Frogs enrich your garden in many ways: they control pests, provide food for other wildlife, and indicate a healthy environment. In this episode, we explore the fascinating world of frogs and their role in the garden ecosystem.NEW FROM Empress of Dirt: How to Get Rid of Weeds: Easy Tips For Organic Gardeners
At the beginning of a new gardening season, temperatures are still low, but some vegetables thrive in cool weather and can be ready to eat in just a few weeks. Choose these vegetables and before you know it, you'll eating your first batch of produce fresh from your garden.MORE FROM Empress of Dirt: 20 Fast-Growing Vegetables in 4-6 Weeks (Spring or Fall)
Most bees don't live in hives and most don't live in hollow stems. They live in the ground and emerge from the soil in the spring and summer to join us in the garden. What can we do to make their winters easier?NEW FROM Empress of Dirt: Tea Time: How to Harvest & Dry Homegrown Herbs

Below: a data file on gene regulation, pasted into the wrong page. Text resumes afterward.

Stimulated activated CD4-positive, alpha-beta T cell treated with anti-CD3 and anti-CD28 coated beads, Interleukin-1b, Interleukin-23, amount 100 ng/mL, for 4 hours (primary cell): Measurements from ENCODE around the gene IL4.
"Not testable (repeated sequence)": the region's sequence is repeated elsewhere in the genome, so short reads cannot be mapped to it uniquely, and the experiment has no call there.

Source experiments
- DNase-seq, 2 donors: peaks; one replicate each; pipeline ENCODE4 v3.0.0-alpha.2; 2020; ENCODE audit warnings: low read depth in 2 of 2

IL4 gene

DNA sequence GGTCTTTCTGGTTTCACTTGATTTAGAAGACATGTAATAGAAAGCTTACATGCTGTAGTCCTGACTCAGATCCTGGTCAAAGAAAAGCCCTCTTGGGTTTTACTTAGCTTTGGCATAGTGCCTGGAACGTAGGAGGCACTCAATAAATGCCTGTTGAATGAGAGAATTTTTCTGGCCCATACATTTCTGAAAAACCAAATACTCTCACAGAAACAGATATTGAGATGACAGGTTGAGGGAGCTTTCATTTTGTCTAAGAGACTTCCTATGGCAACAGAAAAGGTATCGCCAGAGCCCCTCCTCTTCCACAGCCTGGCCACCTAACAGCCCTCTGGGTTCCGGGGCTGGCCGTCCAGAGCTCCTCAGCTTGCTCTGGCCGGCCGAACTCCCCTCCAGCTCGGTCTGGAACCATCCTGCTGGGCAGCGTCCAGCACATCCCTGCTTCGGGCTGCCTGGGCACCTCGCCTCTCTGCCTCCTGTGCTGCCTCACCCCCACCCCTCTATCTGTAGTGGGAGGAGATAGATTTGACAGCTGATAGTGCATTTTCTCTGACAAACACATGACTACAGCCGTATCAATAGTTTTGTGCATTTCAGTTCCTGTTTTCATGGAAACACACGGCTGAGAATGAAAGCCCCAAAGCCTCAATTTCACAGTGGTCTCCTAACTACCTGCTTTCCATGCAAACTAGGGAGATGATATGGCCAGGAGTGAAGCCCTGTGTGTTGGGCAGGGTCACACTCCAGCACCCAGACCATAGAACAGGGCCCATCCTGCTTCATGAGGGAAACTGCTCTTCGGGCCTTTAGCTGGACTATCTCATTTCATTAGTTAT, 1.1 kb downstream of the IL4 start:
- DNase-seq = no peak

Deer can cause a lot of damage to your garden, but there are ways to prevent or reduce it. Learn about different types of fences, repellents, deterrents and deer-resistant plants that can help you protect your plants from these hungry animals.NEW FROM Empress of Dirt: The Complete Guide to Growing Delphiniums in Your Garden
Also known in many parts of the world as bicarbonate of soda or bicarb soda -- you see it recommended for dozens of uses in the garden. It sounds pretty harmless, but should we be using it around our plants?READ MORE at Empress of Dirt: Baking Soda in the Garden: Is it Really Harmless?
What's the advantage of starting seeds -- especially indoors? What do you need? What do seeds need to germinate? And how can you improve your odds against diseases?READ THE FULL GUIDE at Empress of Dirt: Seed Starting for Beginners: Sow Inside Grow Outside
Carrots are one of the most popular vegetables to grow in the garden, and you can get them in a range of sizes and a rainbow of colors.ALSO FROM Empress of Dirt: How To Grow Carrots Indoors At Home In Flower PotsAND: How To Grow Fairy Carrots In Jars